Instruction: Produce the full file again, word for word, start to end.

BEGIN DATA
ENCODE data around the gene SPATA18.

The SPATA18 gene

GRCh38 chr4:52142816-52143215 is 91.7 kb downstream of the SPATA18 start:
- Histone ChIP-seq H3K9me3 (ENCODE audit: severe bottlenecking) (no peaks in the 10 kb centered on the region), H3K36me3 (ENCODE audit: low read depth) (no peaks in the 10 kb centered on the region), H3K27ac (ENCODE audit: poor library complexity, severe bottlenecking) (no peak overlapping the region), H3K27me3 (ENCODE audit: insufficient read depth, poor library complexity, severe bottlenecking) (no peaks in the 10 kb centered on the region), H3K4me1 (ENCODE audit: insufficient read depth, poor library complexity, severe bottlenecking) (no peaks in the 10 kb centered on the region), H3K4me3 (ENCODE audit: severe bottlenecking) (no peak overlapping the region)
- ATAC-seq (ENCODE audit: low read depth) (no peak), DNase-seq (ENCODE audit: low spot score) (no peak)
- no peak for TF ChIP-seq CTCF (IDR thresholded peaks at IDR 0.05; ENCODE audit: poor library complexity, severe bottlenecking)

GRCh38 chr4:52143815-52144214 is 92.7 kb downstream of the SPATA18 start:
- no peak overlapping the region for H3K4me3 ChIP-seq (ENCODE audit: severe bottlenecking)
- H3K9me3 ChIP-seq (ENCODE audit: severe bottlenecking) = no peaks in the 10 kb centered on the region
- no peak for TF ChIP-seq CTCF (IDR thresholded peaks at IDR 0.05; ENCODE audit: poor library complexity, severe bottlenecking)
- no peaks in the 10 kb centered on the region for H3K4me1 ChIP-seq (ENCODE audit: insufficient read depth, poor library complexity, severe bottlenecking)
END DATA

ENCODE data around the gene SPATA18.

The SPATA18 gene

GRCh38 chr4:52142816-52143215 is 91.7 kb downstream of the SPATA18 start:
- Histone ChIP-seq H3K9me3 (ENCODE audit: severe bottlenecking) (no peaks in the 10 kb centered on the region), H3K36me3 (ENCODE audit: low read depth) (no peaks in the 10 kb centered on the region), H3K27ac (ENCODE audit: poor library complexity, severe bottlenecking) (no peak overlapping the region), H3K27me3 (ENCODE audit: insufficient read depth, poor library complexity, severe bottlenecking) (no peaks in the 10 kb centered on the region), H3K4me1 (ENCODE audit: insufficient read depth, poor library complexity, severe bottlenecking) (no peaks in the 10 kb centered on the region), H3K4me3 (ENCODE audit: severe bottlenecking) (no peak overlapping the region)
- ATAC-seq (ENCODE audit: low read depth) (no peak), DNase-seq (ENCODE audit: low spot score) (no peak)
- no peak for TF ChIP-seq CTCF (IDR thresholded peaks at IDR 0.05; ENCODE audit: poor library complexity, severe bottlenecking)

GRCh38 chr4:52143815-52144214 is 92.7 kb downstream of the SPATA18 start:
- no peak overlapping the region for H3K4me3 ChIP-seq (ENCODE audit: severe bottlenecking)
- H3K9me3 ChIP-seq (ENCODE audit: severe bottlenecking) = no peaks in the 10 kb centered on the region
- no peak for TF ChIP-seq CTCF (IDR thresholded peaks at IDR 0.05; ENCODE audit: poor library complexity, severe bottlenecking)
- no peaks in the 10 kb centered on the region for H3K4me1 ChIP-seq (ENCODE audit: insufficient read depth, poor library complexity, severe bottlenecking)